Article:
The other week during a discussion of Pacific Rim (which I had not yet seen at the time), I said "I suspect that there's a core issue of dissonance when you try to make a movie for what you think are forty-year-old 12-year-olds."
I wasn't speaking about that film specifically, but rather about the whole phenomenon of trying to appeal to people who do not consider themselves children, but also don't seem to be appealed to by the same things we used to aim at adults. What we now call an "adult audience" has mutated drastically. The people who sell this stuff (as opposed to the people who actually make it) have a different idea of what the adult audience is than the consumers themselves do.
Purchases support this site
This isn't a matter of people from decades hence being far less lowbrow, or anything like that. I suspect it's more a matter of venues, of there being that many more ways to get things, and having the folks who consider themselves smarter than your average cathode ray test dummy gravitating towards the channels (pun intended) where thy can get such things, and by and large staying there. If such folks don't watch movies like Three Days of the Condor anymore, it might well be because they get their fill of such stuff through TV like The Wire. (Apologies for the arbitrary examples.) But it also means the chances of delivering stuff of that level of intelligence through other venues is drying up.
The good news is, the average adult audience of today has a bigger and more vocal percentage of people who do things that twenty years ago were considered kid stuff at best. I knew I had crossed some kind of generational Rubicon when a co-worker at a former journalism gig admitted in front of others at dinner that he, too, had grooved on Sailor Moon. No shame; why should there have been?
It was heartening, but at the same time it made me wonder if that had actually changed anything — whether we'd just swapped one set of touchstones for another, without having any broader understanding of why we have them in the first place or to what end. Then The Big Bang Theory came on TV, and ended that discussion with a thud.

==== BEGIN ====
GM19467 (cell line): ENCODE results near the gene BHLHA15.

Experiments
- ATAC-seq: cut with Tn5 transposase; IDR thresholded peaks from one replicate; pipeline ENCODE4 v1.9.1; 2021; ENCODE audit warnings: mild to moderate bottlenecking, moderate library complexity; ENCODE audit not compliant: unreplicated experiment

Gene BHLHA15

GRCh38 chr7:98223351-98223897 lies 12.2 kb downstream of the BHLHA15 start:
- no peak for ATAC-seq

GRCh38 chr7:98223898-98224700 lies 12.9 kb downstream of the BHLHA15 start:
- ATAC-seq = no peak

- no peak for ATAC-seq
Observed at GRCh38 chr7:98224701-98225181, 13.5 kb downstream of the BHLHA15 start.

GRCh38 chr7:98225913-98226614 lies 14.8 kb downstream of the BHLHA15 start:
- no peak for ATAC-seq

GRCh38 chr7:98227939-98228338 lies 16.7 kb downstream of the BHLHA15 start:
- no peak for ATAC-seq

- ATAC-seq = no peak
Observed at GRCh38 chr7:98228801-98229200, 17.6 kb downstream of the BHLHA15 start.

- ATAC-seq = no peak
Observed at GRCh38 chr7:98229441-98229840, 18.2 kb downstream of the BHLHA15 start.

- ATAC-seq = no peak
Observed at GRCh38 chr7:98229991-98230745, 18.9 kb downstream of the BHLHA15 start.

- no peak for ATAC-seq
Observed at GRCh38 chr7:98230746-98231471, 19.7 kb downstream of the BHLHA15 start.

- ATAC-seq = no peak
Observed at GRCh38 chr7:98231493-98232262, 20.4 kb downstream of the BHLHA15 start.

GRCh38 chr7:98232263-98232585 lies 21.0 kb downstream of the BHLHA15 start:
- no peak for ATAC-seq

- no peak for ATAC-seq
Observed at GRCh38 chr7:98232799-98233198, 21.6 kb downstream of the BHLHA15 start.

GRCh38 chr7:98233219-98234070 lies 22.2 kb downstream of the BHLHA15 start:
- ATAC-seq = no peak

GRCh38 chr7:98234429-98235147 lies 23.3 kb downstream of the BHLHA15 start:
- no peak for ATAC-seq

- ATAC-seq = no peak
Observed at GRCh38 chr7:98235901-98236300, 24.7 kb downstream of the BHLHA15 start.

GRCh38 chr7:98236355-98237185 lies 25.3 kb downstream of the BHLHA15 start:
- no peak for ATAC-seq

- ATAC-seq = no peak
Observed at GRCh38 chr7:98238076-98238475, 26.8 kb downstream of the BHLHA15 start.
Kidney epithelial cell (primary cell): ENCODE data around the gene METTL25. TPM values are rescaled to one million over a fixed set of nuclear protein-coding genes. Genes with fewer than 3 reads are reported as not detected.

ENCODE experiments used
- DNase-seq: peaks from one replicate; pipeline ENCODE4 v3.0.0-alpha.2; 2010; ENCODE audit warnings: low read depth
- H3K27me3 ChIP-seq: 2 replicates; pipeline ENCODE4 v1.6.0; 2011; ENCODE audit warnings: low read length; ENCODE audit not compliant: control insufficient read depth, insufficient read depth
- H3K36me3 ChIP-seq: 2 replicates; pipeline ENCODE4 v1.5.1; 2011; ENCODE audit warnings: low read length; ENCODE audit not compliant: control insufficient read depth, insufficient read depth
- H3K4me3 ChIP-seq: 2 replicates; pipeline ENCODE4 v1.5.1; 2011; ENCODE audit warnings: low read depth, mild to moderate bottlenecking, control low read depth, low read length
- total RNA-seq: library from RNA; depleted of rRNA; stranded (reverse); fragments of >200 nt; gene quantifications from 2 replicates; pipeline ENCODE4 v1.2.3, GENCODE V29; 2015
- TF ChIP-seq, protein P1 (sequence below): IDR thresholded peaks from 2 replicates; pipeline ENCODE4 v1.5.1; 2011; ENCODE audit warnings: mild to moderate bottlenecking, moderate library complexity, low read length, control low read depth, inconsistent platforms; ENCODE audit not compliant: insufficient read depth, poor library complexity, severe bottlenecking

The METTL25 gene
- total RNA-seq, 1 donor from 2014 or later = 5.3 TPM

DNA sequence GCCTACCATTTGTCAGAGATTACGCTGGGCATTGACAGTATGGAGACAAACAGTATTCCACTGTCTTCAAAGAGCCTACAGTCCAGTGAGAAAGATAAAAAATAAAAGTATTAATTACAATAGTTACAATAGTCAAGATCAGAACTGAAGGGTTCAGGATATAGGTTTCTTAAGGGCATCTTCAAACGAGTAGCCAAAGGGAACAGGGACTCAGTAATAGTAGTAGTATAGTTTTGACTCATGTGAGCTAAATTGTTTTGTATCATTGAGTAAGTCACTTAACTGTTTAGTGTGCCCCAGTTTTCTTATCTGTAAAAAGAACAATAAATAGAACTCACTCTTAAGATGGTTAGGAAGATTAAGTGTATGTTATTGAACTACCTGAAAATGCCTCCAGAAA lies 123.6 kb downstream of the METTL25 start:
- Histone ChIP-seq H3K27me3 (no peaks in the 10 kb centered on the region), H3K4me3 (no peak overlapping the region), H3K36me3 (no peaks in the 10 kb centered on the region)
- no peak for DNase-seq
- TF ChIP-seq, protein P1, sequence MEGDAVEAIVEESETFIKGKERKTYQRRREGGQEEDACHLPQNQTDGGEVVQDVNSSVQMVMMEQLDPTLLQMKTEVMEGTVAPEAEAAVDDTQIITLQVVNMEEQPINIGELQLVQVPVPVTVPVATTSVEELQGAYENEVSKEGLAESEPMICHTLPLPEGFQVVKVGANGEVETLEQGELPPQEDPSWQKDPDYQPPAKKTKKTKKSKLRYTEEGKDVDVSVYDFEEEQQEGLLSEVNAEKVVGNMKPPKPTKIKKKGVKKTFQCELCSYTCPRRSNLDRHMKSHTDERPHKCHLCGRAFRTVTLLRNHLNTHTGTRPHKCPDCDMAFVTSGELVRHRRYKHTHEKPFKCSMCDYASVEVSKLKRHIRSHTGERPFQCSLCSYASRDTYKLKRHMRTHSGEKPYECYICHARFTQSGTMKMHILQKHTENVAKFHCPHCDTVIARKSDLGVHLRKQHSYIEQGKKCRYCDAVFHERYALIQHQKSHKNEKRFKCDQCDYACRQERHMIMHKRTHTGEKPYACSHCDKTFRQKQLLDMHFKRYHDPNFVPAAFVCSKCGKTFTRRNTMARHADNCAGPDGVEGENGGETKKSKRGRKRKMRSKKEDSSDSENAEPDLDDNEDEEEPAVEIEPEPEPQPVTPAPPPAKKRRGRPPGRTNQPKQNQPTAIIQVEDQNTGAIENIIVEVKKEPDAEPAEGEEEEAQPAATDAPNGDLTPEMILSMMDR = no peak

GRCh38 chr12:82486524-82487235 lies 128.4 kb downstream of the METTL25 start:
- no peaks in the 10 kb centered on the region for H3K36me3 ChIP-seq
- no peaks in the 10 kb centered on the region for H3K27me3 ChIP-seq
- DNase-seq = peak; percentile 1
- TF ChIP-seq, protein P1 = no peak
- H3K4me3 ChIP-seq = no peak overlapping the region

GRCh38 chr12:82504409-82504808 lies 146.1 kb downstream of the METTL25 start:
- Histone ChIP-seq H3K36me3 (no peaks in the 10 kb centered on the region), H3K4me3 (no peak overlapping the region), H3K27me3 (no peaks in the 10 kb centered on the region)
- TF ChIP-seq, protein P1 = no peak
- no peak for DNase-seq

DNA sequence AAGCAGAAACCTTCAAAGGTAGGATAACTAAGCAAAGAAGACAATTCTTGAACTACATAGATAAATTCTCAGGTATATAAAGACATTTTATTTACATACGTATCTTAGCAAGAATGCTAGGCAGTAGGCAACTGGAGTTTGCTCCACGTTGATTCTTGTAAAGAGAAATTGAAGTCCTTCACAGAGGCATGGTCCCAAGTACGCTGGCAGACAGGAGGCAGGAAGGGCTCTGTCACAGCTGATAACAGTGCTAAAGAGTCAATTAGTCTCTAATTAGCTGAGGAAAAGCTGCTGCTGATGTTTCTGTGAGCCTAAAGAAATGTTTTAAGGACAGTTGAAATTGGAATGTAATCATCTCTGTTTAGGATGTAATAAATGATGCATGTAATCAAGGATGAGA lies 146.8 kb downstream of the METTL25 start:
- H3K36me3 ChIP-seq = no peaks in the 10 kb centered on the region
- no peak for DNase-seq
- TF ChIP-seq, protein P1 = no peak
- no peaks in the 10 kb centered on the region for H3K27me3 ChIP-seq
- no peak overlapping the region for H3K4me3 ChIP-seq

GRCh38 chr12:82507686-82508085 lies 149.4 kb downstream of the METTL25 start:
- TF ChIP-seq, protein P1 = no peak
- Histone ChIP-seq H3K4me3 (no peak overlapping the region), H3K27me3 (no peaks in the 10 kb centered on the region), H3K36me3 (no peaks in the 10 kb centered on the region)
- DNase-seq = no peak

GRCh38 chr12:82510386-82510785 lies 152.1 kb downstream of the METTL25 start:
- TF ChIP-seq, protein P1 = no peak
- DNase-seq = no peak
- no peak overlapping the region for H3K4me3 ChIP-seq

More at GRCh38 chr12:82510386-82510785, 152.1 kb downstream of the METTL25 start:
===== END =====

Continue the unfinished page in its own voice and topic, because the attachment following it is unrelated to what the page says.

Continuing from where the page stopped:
Now I know such things are largely the province of students of popular culture rather than its audiences; not everyone will care that the Rolling Stones got their influences from blah blah blah. (One of the sure signs you're talking about a music geek is when they mention influences.) But there's no question even our casual appreciations of popular culture in general are getting more savvy, even amongst audiences that don't consider themselves geeks but have acquired some of the attributes. And as a result, my fellow geeks like to tell themselves that they've "won", that nerdism is the new cool or what have you.
But I'm not buying it, and here's why. For all of this improvement in how media is appreciated, there's been correspondingly little improvement in the way the appreciators themselves get treated. A grown man who collects anime figurines and gets into arguments about whether or not retconned canon should actually be considered AU material is not "immature" if he pays his bills, gets his ass into the voting booth, and cleans his room. But we can't see any of those things from where we stand, and so we judge accordingly.
Still, we're swayed too easily by the power of an image, any image, and so we look at such a man and see a Sheldon, whether we really want to or not. And so we assume that he's just a nerd after all, that we're not one bit like that, even if we snack from the same cultural buffet he does. Well, fine, but at least we don't dress up in costume or anything weird like that. Hey, where's the facepaint for the Rangers game?